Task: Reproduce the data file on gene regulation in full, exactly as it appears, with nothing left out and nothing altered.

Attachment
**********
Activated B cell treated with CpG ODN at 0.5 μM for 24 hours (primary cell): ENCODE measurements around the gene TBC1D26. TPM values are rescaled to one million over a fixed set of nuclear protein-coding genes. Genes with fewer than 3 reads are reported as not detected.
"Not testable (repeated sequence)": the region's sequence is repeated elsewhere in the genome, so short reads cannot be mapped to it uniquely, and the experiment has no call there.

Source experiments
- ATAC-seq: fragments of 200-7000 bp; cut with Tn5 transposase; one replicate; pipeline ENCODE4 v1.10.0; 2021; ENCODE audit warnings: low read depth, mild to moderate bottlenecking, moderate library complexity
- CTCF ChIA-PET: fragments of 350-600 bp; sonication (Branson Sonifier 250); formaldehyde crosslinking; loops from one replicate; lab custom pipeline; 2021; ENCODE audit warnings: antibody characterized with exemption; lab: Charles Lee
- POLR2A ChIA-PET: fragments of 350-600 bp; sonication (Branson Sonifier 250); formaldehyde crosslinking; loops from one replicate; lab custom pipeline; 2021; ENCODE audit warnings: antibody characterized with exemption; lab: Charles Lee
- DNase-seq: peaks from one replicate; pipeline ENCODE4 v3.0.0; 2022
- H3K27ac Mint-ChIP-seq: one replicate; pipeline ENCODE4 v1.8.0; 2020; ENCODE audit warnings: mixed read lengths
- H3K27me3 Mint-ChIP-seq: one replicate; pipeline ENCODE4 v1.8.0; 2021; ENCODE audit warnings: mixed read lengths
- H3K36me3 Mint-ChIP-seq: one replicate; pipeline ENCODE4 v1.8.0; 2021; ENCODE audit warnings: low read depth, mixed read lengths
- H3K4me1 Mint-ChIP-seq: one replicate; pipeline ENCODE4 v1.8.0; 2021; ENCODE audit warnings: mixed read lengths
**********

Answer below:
Activated B cell treated with CpG ODN at 0.5 μM for 24 hours (primary cell): ENCODE measurements around the gene TBC1D26. TPM values are rescaled to one million over a fixed set of nuclear protein-coding genes. Genes with fewer than 3 reads are reported as not detected.
"Not testable (repeated sequence)": the region's sequence is repeated elsewhere in the genome, so short reads cannot be mapped to it uniquely, and the experiment has no call there.

Source experiments
- ATAC-seq: fragments of 200-7000 bp; cut with Tn5 transposase; one replicate; pipeline ENCODE4 v1.10.0; 2021; ENCODE audit warnings: low read depth, mild to moderate bottlenecking, moderate library complexity
- CTCF ChIA-PET: fragments of 350-600 bp; sonication (Branson Sonifier 250); formaldehyde crosslinking; loops from one replicate; lab custom pipeline; 2021; ENCODE audit warnings: antibody characterized with exemption; lab: Charles Lee
- POLR2A ChIA-PET: fragments of 350-600 bp; sonication (Branson Sonifier 250); formaldehyde crosslinking; loops from one replicate; lab custom pipeline; 2021; ENCODE audit warnings: antibody characterized with exemption; lab: Charles Lee
- DNase-seq: peaks from one replicate; pipeline ENCODE4 v3.0.0; 2022
- H3K27ac Mint-ChIP-seq: one replicate; pipeline ENCODE4 v1.8.0; 2020; ENCODE audit warnings: mixed read lengths
- H3K27me3 Mint-ChIP-seq: one replicate; pipeline ENCODE4 v1.8.0; 2021; ENCODE audit warnings: mixed read lengths
- H3K36me3 Mint-ChIP-seq: one replicate; pipeline ENCODE4 v1.8.0; 2021; ENCODE audit warnings: low read depth, mixed read lengths
- H3K4me1 Mint-ChIP-seq: one replicate; pipeline ENCODE4 v1.8.0; 2021; ENCODE audit warnings: mixed read lengths